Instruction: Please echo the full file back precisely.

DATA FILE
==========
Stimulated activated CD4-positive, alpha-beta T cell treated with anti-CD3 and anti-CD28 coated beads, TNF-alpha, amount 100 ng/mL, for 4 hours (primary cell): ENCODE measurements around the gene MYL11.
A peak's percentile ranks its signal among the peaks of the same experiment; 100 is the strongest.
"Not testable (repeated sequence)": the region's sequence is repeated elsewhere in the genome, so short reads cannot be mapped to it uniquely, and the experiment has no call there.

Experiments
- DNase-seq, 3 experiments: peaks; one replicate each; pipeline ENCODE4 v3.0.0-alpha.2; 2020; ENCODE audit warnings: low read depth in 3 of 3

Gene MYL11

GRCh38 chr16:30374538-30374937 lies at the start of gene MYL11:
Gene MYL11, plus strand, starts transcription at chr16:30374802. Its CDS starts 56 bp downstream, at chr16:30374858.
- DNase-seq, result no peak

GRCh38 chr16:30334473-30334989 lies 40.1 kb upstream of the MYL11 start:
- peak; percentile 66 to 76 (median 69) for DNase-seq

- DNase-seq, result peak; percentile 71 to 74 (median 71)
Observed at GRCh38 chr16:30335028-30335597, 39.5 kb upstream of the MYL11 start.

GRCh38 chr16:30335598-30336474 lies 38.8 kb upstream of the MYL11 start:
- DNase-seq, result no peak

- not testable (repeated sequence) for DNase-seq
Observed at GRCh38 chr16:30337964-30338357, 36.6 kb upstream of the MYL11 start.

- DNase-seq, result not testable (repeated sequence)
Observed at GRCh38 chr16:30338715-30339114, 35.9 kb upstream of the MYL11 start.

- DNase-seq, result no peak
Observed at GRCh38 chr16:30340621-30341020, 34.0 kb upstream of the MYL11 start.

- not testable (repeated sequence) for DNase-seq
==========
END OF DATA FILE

Stimulated activated CD4-positive, alpha-beta T cell treated with anti-CD3 and anti-CD28 coated beads, TNF-alpha, amount 100 ng/mL, for 4 hours (primary cell): ENCODE measurements around the gene MYL11.
A peak's percentile ranks its signal among the peaks of the same experiment; 100 is the strongest.
"Not testable (repeated sequence)": the region's sequence is repeated elsewhere in the genome, so short reads cannot be mapped to it uniquely, and the experiment has no call there.

Experiments
- DNase-seq, 3 experiments: peaks; one replicate each; pipeline ENCODE4 v3.0.0-alpha.2; 2020; ENCODE audit warnings: low read depth in 3 of 3

Gene MYL11

GRCh38 chr16:30374538-30374937 lies at the start of gene MYL11:
Gene MYL11, plus strand, starts transcription at chr16:30374802. Its CDS starts 56 bp downstream, at chr16:30374858.
- DNase-seq, result no peak

GRCh38 chr16:30334473-30334989 lies 40.1 kb upstream of the MYL11 start:
- peak; percentile 66 to 76 (median 69) for DNase-seq

- DNase-seq, result peak; percentile 71 to 74 (median 71)
Observed at GRCh38 chr16:30335028-30335597, 39.5 kb upstream of the MYL11 start.

GRCh38 chr16:30335598-30336474 lies 38.8 kb upstream of the MYL11 start:
- DNase-seq, result no peak

- not testable (repeated sequence) for DNase-seq
Observed at GRCh38 chr16:30337964-30338357, 36.6 kb upstream of the MYL11 start.

- DNase-seq, result not testable (repeated sequence)
Observed at GRCh38 chr16:30338715-30339114, 35.9 kb upstream of the MYL11 start.

- DNase-seq, result no peak
Observed at GRCh38 chr16:30340621-30341020, 34.0 kb upstream of the MYL11 start.

- not testable (repeated sequence) for DNase-seq